More money is flowing into local search, and not all of it to newspaper sites. Attend a one-day conference on archiving video content ( in Berkeley). And the IPTV vendor in my own backyard that I never knew was there. That’s today’s radio-like rundown in mini media land.
MediaPost pointed me to Borrell Associates, a media consulting firm, which reports that “local online ad spend(ing) will climb to $4.78 billion next year–up from an estimated $3.73 billion this year.” The fastest growing slice of the local pie, says Borrell, is “paid local search (which) will nearly triple, climbing to a predicted $907 million next year from $347 million this year.”
I’ve blogged about Borrell’s reports in the past, because they routinely offer free executive summaries which contain enough information to be useful to penniless dreamers (like moi), and from their reports I learned that most local online ad dollars typically go to the web sites of local newspapers, TV stations and other incumbent media. Borrell’s most recent report offers a glimmer of hope — for the startup — or glint of fear for the incumbents, because these fast-growing search dollars being projected could be routed to emerging web sites. “”Big newspapers … are accustomed to tracking only a handful of local competitors,” states the report. “With the Internet’s low barriers to entry, they now face the prospect of being, well, nibbled to death by ducks.”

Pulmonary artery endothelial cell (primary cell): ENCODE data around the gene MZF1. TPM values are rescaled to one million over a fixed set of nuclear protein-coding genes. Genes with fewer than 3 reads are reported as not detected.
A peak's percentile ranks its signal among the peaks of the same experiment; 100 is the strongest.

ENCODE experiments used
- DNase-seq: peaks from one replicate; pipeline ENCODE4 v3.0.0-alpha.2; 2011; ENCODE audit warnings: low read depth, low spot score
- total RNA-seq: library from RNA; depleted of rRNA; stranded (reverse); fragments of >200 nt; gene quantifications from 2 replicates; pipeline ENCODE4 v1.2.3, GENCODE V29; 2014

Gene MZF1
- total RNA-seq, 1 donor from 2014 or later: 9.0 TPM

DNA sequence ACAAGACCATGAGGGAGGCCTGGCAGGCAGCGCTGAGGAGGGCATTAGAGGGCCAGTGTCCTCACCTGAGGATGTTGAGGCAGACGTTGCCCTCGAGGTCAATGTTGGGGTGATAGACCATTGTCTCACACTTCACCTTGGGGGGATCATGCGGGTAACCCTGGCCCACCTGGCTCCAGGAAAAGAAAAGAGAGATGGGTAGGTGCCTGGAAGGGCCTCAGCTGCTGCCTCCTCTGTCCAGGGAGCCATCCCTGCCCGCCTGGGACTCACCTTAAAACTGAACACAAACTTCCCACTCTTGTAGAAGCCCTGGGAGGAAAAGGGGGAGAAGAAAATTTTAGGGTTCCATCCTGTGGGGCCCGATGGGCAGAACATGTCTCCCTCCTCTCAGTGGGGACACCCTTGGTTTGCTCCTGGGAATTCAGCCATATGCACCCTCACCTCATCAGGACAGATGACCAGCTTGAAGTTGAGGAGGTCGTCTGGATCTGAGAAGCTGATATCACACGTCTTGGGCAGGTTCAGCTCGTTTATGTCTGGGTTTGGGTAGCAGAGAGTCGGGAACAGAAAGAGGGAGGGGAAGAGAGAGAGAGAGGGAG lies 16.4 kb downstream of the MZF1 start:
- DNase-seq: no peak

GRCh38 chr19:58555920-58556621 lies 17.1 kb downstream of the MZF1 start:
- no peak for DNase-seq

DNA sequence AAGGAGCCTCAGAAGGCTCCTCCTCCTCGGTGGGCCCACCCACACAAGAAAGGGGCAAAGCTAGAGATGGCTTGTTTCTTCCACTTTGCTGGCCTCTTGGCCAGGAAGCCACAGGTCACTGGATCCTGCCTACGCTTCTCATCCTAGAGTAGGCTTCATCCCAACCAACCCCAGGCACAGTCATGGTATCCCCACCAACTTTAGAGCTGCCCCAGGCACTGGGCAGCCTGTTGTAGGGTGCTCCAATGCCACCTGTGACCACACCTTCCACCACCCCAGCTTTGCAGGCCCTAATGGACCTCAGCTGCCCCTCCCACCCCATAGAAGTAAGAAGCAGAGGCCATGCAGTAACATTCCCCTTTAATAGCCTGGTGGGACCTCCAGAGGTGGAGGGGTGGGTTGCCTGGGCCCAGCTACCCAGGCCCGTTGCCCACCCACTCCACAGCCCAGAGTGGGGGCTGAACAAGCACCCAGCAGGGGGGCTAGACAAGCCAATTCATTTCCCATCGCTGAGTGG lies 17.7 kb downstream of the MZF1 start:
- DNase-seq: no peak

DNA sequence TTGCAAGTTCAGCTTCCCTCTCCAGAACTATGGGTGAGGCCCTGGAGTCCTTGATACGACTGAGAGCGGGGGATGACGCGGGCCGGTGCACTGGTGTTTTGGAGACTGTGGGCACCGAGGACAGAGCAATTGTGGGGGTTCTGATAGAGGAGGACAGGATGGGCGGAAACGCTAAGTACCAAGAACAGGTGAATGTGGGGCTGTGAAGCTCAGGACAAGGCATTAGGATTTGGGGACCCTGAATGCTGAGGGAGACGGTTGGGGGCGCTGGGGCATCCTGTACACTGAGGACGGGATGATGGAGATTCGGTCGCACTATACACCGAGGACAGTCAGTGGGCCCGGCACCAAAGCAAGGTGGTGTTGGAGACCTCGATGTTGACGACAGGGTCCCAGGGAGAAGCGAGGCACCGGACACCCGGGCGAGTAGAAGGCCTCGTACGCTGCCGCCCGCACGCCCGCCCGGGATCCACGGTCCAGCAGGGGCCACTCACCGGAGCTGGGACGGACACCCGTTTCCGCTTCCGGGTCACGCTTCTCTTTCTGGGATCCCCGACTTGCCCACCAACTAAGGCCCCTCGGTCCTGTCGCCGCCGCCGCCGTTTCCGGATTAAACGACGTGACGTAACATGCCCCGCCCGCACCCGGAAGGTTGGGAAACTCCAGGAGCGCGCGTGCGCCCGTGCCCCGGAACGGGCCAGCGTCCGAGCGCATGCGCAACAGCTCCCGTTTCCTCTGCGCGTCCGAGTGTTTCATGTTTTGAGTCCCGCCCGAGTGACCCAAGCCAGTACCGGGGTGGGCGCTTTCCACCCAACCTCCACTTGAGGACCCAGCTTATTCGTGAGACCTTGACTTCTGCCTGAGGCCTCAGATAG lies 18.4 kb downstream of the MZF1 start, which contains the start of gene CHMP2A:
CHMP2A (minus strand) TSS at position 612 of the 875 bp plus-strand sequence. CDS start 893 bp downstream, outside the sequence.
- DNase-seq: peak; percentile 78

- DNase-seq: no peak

Archive this. If video is your thing, and you’re in or near Berkeley on September 30, consider attending a one-day conference pulled together by Bay Area technologist Jeff Ubois. His blog lays out the mission : “This one-day conference brings together archivists, educators, technologists, entrepreneurs, producers, legal experts, and investors to explore the enormous promise offered by the availability of online video and television content.” Be sure to check out the speakers’ lineup. Ubois is collaborating with Peter Kaufman of Intelligent TV in New York, and the effort is being underwritten by several donors, so there is no required attendance fee — simply register.
Open TV? It is humbling to learn new things, such as the existence of this San Francisco company run by a former Time Warner Cable big shot, that appears to be developing set-top box and other new video technologies in partnership with telcos, cable operators and any other entity with the wherewithal to disseminate content. (Thanks to the Informitv newsletter for pointing me to OpenTV.) I visited their site this morning and pulled down a white paper on IPTV that will teach me a lot on the subject. Check them out.
‘Cause if you ain’t Mass Media, you’re Mini Media